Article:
• Improved consistency. Golfers who play with a light grip pressure will typically strike the ball more consistently than those who hold on too tight. This again comes down to the release. In order to allow the sweet spot of your club to find the back of the ball, you need to execute the release correctly. However, that isn't going to happen if you have a tight grip, and it will be tough to strike the sweet spot with any degree of consistency. This is one of those points that will gradually improve as you get more and more comfortable with a light grip. You might not notice an immediate improvement, but you should see that your ball striking gradually improves over time as you keep working on your grip pressure.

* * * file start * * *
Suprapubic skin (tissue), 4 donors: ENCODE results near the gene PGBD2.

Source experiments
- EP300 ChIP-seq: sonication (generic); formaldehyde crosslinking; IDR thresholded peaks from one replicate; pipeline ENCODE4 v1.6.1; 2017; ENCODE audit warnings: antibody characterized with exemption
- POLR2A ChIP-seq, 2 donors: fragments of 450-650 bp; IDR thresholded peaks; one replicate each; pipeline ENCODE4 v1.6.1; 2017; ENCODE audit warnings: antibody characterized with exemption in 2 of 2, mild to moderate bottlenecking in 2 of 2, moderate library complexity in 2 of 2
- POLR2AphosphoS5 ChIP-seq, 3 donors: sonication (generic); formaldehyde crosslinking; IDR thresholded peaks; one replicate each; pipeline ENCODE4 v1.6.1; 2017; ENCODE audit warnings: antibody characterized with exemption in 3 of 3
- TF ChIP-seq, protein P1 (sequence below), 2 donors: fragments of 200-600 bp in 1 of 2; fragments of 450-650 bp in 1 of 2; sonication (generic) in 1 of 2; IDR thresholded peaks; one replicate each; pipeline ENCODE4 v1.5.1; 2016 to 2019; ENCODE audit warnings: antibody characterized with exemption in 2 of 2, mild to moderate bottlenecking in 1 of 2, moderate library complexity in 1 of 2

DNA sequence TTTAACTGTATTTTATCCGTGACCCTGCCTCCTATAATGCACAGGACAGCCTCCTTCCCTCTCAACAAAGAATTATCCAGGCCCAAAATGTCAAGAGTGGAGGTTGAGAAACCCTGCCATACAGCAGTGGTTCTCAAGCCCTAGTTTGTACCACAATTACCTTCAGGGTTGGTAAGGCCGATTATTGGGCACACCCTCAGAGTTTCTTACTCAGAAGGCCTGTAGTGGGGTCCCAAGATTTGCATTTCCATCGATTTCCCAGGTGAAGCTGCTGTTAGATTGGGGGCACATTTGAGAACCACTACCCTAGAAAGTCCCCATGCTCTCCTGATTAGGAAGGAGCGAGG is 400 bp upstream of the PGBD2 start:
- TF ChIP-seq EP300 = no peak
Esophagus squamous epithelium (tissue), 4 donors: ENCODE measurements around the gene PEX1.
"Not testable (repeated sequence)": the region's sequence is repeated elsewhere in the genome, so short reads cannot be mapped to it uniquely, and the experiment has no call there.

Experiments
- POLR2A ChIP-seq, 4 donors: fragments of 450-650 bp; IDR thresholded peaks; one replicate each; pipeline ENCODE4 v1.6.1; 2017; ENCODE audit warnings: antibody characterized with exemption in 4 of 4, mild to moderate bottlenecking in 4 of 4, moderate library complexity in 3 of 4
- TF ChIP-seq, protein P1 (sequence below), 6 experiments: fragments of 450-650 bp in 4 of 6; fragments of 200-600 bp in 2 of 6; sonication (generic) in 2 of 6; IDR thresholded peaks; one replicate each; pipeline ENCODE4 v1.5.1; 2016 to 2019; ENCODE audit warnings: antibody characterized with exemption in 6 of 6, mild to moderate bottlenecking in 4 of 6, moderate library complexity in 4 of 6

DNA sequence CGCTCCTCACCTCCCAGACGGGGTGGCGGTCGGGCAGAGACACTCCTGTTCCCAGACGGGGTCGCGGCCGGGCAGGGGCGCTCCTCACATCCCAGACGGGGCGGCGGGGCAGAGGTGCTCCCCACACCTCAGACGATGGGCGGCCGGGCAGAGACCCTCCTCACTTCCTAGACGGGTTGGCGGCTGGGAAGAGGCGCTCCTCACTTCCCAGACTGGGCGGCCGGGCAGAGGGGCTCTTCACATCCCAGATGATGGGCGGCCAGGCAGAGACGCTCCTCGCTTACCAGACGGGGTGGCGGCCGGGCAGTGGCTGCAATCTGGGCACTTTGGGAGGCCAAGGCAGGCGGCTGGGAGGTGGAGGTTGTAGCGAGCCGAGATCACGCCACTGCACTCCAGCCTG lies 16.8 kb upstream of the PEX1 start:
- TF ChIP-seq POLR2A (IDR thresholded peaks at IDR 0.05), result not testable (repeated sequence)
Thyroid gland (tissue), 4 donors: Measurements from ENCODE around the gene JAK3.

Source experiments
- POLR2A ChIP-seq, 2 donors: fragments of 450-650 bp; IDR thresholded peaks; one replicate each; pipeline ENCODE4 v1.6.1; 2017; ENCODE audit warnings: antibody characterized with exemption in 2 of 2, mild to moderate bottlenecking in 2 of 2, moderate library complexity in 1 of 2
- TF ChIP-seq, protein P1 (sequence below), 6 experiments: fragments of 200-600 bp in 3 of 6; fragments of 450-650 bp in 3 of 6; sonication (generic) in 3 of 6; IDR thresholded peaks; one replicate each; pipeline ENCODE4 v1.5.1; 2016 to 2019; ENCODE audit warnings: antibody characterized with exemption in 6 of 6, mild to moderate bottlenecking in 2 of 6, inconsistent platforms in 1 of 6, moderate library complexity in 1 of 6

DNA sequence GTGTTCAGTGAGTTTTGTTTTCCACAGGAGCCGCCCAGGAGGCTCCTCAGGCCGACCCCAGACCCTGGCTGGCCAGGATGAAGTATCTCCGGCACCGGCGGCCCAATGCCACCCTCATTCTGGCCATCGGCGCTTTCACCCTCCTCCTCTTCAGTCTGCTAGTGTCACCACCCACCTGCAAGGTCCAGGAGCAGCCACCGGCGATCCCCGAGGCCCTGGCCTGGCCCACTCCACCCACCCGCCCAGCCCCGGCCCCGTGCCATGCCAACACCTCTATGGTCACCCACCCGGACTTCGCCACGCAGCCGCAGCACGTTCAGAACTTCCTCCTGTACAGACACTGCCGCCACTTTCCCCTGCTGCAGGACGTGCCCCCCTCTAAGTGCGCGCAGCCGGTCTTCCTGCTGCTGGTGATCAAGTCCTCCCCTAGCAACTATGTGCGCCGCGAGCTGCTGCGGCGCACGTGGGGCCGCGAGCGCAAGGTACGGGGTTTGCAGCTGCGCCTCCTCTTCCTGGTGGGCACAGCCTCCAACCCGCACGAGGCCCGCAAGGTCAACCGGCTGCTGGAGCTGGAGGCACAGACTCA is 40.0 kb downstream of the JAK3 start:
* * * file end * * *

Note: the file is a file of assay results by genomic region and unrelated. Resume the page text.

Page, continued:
• Better feel for the club. It is important to have a good feel for the golf club during your swing. Having good feel is what will allow you to hit the variety of shots that you need to produce in order to make your way through a round of golf. This game would be pretty easy if you could just hit the same kinds of shots over and over again, but that isn't how golf works. Instead, you have to create many different shots, depending on the design of the course and the conditions you are dealing with. By using a relaxed grip, you should have better feel for the club, and you should have an easier time producing a variety of shots as a result.